Global consumption outpacing population growth

December 09, 2012


Meat: It's something that people around the world take for granted--but maybe not for much longer.

Demand for meat is increasing worldwide. One reason is the burgeoning global population, which is forecast to reach 9.3 billion in 2050.

But that is not the only factor.

As per capita income increases in line with economic development, lifestyles and eating habits also change.

There are more people living in cities, and the spread of the food service industry, including fast food chains, has led to more regular consumption of meat.

Looking back on the period from 1961 to today, the world's population has more than doubled from around 3 billion to 7 billion, while the volume of meat consumed annually has quadrupled from 70 million tons to just under 300 million tons. The U.N. Food and Agriculture Organization asserts that the production of food, including meat, must be increased by 60 percent by 2050 in order to meet the dietary needs of the planet's human population.

At present, the world's consumption of meat is divided among pork, poultry and beef at a ratio of 4-3-2, and demand is growing at the most rapid rate for poultry. It offers the greatest efficiency in terms of weight gain of livestock with regards to the amount of feed given, and the shortest breeding time.

Raising livestock requires vast amounts of grains for food. For example, it is said to take 11 kilograms of grain feed to produce 1 kilogram of beef, compared to 7 kilograms for pork and 4 kilograms for poultry. In the future, the degree to which meat production can be increased will be directly linked to the degree to which the production of corn and other basic ingredients used to make livestock feed can be increased.


What kinds of meat are the most popular in different countries around the world? By creating a "meat map" based on FAO data on 170 countries, we can gain a glimpse of eating habits in various nations.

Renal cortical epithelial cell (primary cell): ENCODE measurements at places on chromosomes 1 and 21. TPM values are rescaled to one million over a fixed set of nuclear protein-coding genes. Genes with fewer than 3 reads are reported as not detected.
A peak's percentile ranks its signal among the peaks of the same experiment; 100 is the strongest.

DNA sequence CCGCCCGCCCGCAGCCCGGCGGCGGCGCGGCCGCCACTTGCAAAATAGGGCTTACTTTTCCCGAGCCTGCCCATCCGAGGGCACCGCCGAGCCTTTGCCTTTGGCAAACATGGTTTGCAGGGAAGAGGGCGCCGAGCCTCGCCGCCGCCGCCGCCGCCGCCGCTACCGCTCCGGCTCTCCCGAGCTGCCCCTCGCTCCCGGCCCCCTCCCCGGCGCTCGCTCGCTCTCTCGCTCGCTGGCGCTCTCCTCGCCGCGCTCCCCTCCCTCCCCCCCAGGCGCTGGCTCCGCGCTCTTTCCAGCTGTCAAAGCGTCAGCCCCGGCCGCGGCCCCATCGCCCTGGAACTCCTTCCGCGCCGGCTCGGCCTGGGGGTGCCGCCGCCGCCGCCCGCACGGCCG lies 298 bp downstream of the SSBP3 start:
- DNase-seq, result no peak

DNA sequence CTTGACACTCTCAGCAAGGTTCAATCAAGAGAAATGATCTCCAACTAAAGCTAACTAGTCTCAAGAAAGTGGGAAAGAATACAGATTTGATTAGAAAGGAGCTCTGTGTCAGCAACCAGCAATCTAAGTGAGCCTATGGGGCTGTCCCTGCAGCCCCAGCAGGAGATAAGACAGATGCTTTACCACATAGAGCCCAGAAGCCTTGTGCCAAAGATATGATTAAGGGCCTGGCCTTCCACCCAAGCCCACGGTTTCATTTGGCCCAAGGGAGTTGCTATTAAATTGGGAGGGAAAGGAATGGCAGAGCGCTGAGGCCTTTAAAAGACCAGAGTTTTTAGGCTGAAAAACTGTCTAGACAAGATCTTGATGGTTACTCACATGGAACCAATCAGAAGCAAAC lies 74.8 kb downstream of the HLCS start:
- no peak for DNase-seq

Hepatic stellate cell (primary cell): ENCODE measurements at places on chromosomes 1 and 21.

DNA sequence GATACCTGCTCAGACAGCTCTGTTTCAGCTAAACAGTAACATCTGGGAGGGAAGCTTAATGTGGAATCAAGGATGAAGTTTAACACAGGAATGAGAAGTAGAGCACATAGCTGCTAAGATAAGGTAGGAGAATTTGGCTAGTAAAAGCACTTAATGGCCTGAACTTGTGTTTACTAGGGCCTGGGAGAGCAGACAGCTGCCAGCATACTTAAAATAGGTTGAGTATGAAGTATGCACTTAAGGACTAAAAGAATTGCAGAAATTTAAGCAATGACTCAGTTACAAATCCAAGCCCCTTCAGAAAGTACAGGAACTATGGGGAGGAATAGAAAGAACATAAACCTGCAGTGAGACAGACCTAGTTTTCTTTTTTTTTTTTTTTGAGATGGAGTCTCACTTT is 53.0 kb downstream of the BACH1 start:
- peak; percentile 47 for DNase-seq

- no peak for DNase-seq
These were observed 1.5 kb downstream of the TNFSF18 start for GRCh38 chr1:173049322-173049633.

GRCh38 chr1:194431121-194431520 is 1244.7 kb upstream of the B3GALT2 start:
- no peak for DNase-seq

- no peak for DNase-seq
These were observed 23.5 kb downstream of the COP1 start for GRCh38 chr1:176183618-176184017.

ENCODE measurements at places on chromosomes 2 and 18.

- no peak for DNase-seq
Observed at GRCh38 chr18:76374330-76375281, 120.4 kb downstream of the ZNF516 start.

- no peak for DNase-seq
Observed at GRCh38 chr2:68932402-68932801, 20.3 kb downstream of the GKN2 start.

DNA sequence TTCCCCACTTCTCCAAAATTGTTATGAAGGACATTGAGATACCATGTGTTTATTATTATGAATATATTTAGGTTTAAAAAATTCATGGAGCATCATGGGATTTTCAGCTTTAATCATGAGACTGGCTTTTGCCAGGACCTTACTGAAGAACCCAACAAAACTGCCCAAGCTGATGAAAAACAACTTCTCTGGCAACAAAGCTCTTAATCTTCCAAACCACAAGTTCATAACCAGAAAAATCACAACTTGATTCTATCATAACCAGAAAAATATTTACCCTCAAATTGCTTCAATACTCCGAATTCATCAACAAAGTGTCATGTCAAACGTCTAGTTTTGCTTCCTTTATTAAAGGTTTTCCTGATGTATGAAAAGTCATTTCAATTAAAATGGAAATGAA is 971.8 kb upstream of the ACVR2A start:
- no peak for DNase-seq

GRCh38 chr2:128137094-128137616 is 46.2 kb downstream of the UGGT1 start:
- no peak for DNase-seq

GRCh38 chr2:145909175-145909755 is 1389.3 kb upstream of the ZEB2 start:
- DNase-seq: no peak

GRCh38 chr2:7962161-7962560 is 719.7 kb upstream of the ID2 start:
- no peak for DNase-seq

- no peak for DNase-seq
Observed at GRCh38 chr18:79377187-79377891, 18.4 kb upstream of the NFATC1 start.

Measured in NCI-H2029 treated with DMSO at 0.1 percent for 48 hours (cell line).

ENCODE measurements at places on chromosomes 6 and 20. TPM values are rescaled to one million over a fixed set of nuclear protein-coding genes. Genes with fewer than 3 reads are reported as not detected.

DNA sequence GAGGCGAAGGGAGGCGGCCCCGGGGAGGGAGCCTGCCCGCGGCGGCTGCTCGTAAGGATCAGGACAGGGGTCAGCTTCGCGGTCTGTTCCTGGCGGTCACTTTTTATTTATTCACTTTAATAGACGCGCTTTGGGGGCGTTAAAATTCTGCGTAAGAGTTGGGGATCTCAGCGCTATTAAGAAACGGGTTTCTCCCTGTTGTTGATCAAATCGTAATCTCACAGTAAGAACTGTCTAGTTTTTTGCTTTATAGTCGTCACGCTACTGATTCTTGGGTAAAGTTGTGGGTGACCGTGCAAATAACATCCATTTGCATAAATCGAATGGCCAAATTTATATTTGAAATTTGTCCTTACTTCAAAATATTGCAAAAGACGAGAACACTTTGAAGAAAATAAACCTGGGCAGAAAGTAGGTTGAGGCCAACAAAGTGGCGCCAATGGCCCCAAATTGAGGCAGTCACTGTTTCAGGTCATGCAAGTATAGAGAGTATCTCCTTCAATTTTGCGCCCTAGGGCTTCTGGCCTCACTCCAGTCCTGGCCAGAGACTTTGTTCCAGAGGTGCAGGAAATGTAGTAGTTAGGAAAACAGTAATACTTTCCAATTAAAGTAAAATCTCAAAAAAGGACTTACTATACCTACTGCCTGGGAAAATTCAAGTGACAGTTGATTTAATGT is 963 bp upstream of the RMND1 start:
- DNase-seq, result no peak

According to statistics from 2009, global meat consumption can be ranked in the following order: pork, poultry, beef and mutton.

Pork consumption is particularly prominent in Europe. Pigs are valued so much that it is said, "the only thing worth throwing away is their oinking." Ham and pork-based sausages are thought to have originated in Europe. Five European countries have the greatest annual per capita consumption of pork in the world: Austria tops the list at 65.6 kilograms, followed by Germany, Lithuania, Poland and Spain.

After Europe, the next greatest eaters of pork are found in Asia. Pigs have long been highly regarded in Eastern Asia, where their dung is used as an agricultural fertilizer. There are also countries with Islamic populations, such as Malaysia and Indonesia, where poultry occupies a more central position than pork in the national diet.

Islam views pigs as impure beasts and the consumption of pork is zero in Northern African nations and the Middle East, with the exception of Israel and Lebanon. In contrast, poultry is popular. This is also the case in Central and South America, apart from beef-producing powerhouses such as Brazil and Argentina. The United States, however, is rather surprising. Despite its image as a beef-loving country, the quantity of poultry Americans consumes is actually greater.

According to figures from the U.S. Department of Agriculture, with regard to poultry, the volume of chicken consumed globally rose 37 percent in the 10 years from 2002. In the same period, pork consumption only increased by 15 percent and beef by 3 percent, making the growing popularity of chicken all the more remarkable.

So then, in which countries is beef the most favored?

Some obvious examples are former Soviet nations with vast pastures, such as Turkmenistan and Uzbekistan. Argentina boasts the world's largest per capita consumption of beef at 54 kilograms. It is not uncommon for an adult Argentine male to tuck away 500 grams of meat in a single sitting.

Even so, global consumption of beef peaked in 2007, and has continued to trend downward in recent years. This is particularly pronounced in developed nations such as the United States, France and Australia. In Russia, the most popular meat shifted from beef to poultry over a 10-year period through to 2009. The same applies to China, where beef consumption peaked in 2008, and has continued to decline in the past few years.